(California English Language Arts Standards Met: 9th & 10th grade Reading 2.4, 2.5, 3.2, 3.5, 3.7, 3.8, 3.11, 3.12; Writing 1.1, 1.2, 1.4, 1.5, 1.6, 2.1, 2.2, 2.3; Listening & Speaking 1.1, 1.2, 1.4, 1.6, 1.8, 1.14, 2.2, 2.4; 11th & 12th grade Reading 2.2, 2.4, 2.5, 3.2, 3.3, 3.4, 3.5, 3.8; Writing 1.1, 1.2, 1.3, 1.4, 1.5, 2.1, 2.2; Listening & Speaking 1.1, 1.3, 1.8, 1.14, 2.3.)
Instructions for Your Students
Tom Joad has become a legendary American icon. In this activity you’ll watch two music videos to see how contemporary artists have been influenced by Steinbeck’s hero, and how they have reawakened his “ghost” for the present-day. Then you’ll have a chance to create your own version of Tom Joad, addressing what you think is important and lasting about him.
Step 1: Watch Bruce Springsteen’s music video for his song “The Ghost of Tom Joad,” followed by the video of Rage Against the Machine’s remake of the same song.
Step 2: Read the lyrics to the song.
Step 3: With your teacher and classmates, participate in a discussion about how these musicians have reinterpreted the character of Tom Joad, the themes, and protest agendas of Steinbeck’s The Grapes of Wrath. Some of many questions to consider include:
- How does Springsteen’s song echo the themes of Steinbeck’s novel?
- What has Tom Joad come to represent, according to the lyrics of this song?
- Has the meaning of Tom Joad been changed or adapted to present-day concerns?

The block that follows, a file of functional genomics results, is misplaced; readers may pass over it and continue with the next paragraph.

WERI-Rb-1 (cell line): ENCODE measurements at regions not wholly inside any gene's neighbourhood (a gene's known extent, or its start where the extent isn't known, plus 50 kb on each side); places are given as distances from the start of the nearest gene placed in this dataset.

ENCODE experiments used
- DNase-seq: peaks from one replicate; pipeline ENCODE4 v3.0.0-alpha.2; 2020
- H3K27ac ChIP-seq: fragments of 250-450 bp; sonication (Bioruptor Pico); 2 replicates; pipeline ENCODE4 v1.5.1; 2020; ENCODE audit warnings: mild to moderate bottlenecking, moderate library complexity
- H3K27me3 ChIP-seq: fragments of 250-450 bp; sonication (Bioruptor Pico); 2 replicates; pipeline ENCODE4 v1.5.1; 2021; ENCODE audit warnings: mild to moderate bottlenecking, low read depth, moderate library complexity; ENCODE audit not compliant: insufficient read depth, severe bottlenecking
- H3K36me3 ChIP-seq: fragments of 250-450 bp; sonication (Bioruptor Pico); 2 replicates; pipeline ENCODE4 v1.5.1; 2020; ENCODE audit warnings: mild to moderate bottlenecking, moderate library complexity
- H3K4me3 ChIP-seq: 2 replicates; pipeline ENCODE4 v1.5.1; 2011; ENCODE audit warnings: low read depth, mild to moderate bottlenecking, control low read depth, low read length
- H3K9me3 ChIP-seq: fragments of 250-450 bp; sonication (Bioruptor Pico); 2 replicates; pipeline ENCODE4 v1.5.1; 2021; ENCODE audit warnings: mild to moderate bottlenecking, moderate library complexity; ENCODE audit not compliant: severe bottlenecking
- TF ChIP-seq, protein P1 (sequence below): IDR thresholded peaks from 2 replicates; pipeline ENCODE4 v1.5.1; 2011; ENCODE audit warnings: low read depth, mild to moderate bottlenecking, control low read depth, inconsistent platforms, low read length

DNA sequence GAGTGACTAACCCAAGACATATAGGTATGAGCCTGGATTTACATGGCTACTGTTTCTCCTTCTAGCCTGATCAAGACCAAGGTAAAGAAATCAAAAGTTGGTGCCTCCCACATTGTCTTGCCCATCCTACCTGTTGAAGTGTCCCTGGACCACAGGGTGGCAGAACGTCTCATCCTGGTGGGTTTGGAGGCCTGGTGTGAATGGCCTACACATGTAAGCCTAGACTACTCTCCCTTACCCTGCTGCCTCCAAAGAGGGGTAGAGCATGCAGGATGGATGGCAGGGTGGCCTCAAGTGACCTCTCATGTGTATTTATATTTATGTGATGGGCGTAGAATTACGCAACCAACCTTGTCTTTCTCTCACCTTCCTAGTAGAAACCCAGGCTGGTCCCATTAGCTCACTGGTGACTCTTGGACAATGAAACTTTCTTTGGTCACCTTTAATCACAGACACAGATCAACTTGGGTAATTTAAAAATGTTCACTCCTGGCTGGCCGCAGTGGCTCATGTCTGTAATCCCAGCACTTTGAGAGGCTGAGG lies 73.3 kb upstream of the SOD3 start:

- What social problems – according to this song – have persisted since the days of Steinbeck’s novel? Have things gotten better?
- How do the images in each of these videos speak to the themes and motifs of the novel? How do they alter or adapt the themes and images of the novel for the present-day? How do race and nationality figure into the meaning of these two videos? How do the images of the two videos differ from each other and from Steinbeck’s novel?
- How has Rage Against the Machine transformed the meaning of Springsteen’s song – besides just making it “harder”?
- Are these videos making a statement or a protest? If so, what are they saying? What are they protesting? What words, images, sounds, etc., signal their agendas?
Step 4: Now it’s your turn to wake up Tom Joad's ghost by inventing your own reinterpretation of him. You can create your own song, music video, short story, poem, film, cartoon, or short play featuring Tom Joad – or a modern version of him. Maybe you would prefer to create a female Thomasina? Or a Latino Tomás? Or maybe you want to take the “ghost” suggestion literally, and create a spooky story imagining what this ghost might say or do if he were haunting America today. Feel free to get creative and re-make Tom in whatever manner you would like. But keep it relevant: you’ll have to explain how you’ve revisited and reinterpreted the themes of Grapes of Wrath in your reimagining of old Tommy boy.
Step 5: Write a short essay explaining and analyzing your own interpretation of Tom Joad, including quotations from the novel. Be sure to answer the following questions:
- Why did you choose to portray Tom Joad in this way?
- What themes and aspects of The Grapes of Wrath did you retain?
- What did you change?
Step 6: Present your reinterpretation of Tom Joad in class, explaining why you chose to portray him in the way you did, and how you have retained or altered the themes of the novel.
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Common Core Standards
The following standards are covered in this course:CCSS.ELA-Literacy.RL.9-10.1